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Barksdale v. Juan

United States District Court, E.D. California

January 15, 2020

CHARLES BARKSDALE, Plaintiff,
v.
JUAN, et al., Defendants.

          ORDER

          CAROLYN K. DELANEY UNITED STATES MAGISTRATE JUDGE

         Plaintiff is a state prisoner proceeding pro se and in forma pauperis in this federal civil rights action filed pursuant to 42 U.S.C. § 1983. This proceeding was referred to this court by Local Rule 302 pursuant to 28 U.S.C. § 636(b)(1).

         I. Screening Standards

         The court is required to screen complaints brought by prisoners seeking relief against a governmental entity or officer or employee of a governmental entity. 28 U.S.C. § 1915A(a). The court must dismiss a complaint or portion thereof if the prisoner has raised claims that are legally “frivolous or malicious, ” that fail to state a claim upon which relief may be granted, or that seek monetary relief from a defendant who is immune from such relief. 28 U.S.C. § 1915A(b)(1), (2).

         A claim is legally frivolous when it lacks an arguable basis either in law or in fact. Neitzke v. Williams, 490 U.S. 319, 325 (1989); Franklin v. Murphy, 745 F.2d 1221, 1227-28 (9th Cir. 1984). The court may, therefore, dismiss a claim as frivolous where it is based on an indisputably meritless legal theory or where the factual contentions are clearly baseless. Neitzke, 490 U.S. at 327. The critical inquiry is whether a constitutional claim, however inartfully pleaded, has an arguable legal and factual basis. See Jackson v. Arizona, 885 F.2d 639, 640 (9th Cir. 1989); Franklin, 745 F.2d at 1227.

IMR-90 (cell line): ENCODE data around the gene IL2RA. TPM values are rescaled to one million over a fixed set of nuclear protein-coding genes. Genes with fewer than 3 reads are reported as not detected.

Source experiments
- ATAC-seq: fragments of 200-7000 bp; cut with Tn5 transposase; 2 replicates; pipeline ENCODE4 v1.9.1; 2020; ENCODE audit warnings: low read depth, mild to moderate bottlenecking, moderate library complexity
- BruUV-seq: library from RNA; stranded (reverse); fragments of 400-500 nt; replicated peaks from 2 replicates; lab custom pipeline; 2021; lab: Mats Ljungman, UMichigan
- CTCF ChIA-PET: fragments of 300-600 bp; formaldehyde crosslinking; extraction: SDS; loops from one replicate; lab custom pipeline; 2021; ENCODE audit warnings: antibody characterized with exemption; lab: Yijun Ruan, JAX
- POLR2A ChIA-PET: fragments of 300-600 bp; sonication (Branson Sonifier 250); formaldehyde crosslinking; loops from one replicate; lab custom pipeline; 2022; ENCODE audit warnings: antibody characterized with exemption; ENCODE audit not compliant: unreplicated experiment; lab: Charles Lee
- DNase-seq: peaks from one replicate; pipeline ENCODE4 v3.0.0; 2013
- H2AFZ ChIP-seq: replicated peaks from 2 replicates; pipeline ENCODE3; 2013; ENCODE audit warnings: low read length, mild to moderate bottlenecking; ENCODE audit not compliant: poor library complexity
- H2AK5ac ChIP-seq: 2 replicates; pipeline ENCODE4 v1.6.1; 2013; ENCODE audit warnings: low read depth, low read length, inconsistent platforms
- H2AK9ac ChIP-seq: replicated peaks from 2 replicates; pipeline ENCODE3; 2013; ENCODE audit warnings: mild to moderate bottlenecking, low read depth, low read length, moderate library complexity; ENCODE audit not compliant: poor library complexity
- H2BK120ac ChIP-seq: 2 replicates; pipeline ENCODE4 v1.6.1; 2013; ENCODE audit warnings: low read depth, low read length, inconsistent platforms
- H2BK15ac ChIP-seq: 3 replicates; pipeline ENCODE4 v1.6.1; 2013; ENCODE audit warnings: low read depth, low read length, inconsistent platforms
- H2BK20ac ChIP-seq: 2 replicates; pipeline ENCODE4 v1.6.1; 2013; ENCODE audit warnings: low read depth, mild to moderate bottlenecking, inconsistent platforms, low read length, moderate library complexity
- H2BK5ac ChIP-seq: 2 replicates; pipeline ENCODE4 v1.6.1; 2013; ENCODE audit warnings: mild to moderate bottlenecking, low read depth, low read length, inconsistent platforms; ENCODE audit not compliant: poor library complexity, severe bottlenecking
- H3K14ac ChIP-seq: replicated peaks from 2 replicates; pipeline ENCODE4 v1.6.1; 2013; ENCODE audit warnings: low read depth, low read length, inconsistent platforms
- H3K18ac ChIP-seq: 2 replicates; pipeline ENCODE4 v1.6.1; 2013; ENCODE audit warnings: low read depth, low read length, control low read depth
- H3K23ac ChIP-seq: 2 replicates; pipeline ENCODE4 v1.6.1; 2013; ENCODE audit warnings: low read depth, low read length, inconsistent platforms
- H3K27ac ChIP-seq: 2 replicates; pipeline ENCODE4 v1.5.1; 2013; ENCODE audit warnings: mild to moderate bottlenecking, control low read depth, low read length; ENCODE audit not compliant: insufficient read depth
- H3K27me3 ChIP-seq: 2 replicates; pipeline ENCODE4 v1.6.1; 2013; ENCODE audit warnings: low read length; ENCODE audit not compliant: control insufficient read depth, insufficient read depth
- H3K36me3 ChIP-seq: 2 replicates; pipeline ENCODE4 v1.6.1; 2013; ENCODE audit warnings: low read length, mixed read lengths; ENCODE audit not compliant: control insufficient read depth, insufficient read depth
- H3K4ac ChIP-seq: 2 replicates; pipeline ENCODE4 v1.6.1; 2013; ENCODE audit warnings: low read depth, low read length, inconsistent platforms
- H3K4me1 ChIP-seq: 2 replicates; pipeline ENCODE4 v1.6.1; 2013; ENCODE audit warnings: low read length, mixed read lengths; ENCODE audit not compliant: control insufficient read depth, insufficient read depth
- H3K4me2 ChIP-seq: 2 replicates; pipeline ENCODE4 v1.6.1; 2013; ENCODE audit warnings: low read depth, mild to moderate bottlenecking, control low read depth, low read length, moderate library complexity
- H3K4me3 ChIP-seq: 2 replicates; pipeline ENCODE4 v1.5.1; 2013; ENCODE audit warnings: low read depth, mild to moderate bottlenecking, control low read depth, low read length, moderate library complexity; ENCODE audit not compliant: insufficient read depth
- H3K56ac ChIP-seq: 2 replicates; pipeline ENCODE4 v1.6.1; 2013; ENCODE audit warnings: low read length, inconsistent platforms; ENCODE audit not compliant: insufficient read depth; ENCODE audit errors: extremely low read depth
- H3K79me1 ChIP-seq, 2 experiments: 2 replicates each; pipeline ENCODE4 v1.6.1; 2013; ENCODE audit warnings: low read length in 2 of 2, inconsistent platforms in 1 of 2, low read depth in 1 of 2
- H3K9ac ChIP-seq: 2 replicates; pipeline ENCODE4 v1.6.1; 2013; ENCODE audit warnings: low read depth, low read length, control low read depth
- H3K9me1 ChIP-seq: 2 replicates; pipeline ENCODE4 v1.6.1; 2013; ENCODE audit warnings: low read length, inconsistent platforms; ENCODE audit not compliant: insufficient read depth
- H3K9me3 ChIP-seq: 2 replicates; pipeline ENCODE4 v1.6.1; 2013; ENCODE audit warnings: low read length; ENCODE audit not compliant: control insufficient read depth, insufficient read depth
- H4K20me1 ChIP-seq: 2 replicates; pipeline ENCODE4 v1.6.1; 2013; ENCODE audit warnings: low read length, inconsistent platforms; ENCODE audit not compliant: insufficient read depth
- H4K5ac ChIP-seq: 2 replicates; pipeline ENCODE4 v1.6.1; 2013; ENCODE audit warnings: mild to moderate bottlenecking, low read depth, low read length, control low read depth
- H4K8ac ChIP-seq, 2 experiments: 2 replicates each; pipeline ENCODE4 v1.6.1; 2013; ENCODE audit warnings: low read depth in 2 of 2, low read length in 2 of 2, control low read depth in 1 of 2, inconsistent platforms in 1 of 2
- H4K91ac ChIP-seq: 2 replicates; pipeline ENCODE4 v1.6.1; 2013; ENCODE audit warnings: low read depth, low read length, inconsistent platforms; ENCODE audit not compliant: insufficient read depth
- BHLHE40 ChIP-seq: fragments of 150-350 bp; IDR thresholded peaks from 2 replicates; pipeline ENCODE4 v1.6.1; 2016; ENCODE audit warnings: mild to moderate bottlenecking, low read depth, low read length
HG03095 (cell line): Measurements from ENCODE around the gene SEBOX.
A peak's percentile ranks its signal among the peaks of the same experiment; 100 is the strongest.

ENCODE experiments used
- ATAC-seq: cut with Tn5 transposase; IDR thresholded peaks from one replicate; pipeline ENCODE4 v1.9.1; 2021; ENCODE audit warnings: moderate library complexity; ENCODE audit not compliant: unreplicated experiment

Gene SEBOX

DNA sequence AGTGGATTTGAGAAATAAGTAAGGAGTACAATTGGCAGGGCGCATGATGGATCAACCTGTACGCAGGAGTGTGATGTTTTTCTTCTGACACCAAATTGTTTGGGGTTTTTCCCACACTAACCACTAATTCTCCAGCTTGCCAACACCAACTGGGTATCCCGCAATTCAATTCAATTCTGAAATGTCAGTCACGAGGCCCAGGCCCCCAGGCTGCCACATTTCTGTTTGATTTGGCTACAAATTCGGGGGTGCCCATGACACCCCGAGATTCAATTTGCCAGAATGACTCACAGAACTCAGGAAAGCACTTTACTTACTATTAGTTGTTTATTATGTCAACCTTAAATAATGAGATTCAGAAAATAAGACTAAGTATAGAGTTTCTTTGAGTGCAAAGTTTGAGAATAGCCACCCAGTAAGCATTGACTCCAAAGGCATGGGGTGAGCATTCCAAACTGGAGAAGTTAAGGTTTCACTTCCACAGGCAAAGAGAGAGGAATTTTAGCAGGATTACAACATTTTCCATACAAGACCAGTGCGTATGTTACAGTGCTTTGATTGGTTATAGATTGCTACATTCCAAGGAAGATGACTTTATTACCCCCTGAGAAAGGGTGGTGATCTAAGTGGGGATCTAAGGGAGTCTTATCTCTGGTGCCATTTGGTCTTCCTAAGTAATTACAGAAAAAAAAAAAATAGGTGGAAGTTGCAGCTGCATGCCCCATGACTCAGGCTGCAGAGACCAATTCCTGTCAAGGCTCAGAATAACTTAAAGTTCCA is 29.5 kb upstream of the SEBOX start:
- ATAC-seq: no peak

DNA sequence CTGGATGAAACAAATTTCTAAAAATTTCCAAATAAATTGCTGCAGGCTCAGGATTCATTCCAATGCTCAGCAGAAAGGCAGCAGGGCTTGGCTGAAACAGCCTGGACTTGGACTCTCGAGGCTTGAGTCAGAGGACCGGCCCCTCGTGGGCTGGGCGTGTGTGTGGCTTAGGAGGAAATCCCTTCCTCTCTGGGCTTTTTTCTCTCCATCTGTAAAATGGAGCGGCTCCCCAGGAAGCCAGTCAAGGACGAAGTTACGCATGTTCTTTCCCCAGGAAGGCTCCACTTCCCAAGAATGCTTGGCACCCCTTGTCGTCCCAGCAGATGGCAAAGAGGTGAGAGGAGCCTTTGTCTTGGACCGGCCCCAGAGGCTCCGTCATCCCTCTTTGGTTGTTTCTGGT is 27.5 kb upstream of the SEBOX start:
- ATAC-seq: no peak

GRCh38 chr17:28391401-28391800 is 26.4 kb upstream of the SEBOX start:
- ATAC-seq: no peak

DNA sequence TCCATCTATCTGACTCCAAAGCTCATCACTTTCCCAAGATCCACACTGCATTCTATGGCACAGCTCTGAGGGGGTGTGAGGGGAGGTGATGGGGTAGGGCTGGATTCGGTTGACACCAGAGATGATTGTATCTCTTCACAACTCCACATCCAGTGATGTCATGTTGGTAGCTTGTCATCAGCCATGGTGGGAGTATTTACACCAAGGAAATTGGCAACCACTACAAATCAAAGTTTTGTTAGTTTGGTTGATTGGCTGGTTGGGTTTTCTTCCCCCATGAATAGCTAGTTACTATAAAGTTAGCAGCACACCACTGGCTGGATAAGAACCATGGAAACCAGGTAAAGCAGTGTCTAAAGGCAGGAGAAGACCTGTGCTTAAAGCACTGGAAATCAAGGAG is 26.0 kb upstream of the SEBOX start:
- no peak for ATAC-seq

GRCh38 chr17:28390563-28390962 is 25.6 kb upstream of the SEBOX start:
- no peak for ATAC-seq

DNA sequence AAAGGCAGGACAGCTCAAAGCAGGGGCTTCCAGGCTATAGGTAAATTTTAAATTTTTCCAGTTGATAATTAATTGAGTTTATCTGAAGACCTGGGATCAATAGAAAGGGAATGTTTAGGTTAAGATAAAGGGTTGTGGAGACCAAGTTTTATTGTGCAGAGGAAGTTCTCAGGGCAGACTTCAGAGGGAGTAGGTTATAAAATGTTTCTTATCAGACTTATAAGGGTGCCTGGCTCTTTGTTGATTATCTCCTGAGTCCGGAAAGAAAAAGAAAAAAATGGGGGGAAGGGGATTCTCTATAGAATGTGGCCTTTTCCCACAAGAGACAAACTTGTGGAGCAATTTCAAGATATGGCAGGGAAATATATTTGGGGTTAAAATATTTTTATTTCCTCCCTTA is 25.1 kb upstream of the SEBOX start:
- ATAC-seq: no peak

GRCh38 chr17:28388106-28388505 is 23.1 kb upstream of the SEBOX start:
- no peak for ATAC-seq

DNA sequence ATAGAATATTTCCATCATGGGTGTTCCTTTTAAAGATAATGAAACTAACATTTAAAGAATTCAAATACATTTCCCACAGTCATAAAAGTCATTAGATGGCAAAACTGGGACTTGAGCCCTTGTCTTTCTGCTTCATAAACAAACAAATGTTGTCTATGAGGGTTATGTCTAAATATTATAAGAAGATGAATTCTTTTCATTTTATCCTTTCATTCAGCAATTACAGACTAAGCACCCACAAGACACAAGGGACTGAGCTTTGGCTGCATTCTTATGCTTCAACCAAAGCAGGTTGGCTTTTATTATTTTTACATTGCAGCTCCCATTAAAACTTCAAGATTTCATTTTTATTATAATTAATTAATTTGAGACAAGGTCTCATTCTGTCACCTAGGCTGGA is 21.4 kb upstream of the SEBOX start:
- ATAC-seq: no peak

In order to avoid dismissal for failure to state a claim a complaint must contain more than “naked assertions, ” “labels and conclusions” or “a formulaic recitation of the elements of a cause of action.” Bell Atlantic Corp. v. Twombly, 550 U.S. 544, 555-557 (2007). In other words, “[t]hreadbare recitals of the elements of a cause of action, supported by mere conclusory statements do not suffice.” Ashcroft v. Iqbal, 556 U.S. 662, 678 (2009). Furthermore, a claim upon which the court can grant relief has facial plausibility. Twombly, 550 U.S. at 570. “A claim has facial plausibility when the plaintiff pleads factual content that allows the court to draw the reasonable inference that the defendant is liable for the misconduct alleged.” Iqbal, 556 U.S. at 678. When considering whether a complaint states a claim upon which relief can be granted, the court must accept the allegations as true, Erickson v. Pardus, 551 U.S. 89, 93-94 (2007), and construe the complaint in the light most favorable to the plaintiff, see Scheuer v. Rhodes, 416 U.S. 232, 236 (1974).

         II. Allegations in the Complaint

         On October 29, 2018, while an inmate at Deuel Vocational Institution (“DVI”) in Tracy, California, plaintiff was housed in the top tier despite his “serious injur[ies].” ECF No. 1 at 3. He complained to Correctional Officer Juan, who is a named defendant in this action, that he was ”having difficulty going up and downstairs and would have problems living on the top teir [sic].” Id.[1] Plaintiff alleges that defendant Juan had the authority to move plaintiff to the bottom tier and that there was an open cell. Id. However, “[p]laintiff fell down the stairs as a result of not being provided a lower teir [sic] cell” causing him to be re-injured. Id. By way of relief, plaintiff requests compensatory and punitive damages. ECF No. 1 at 5.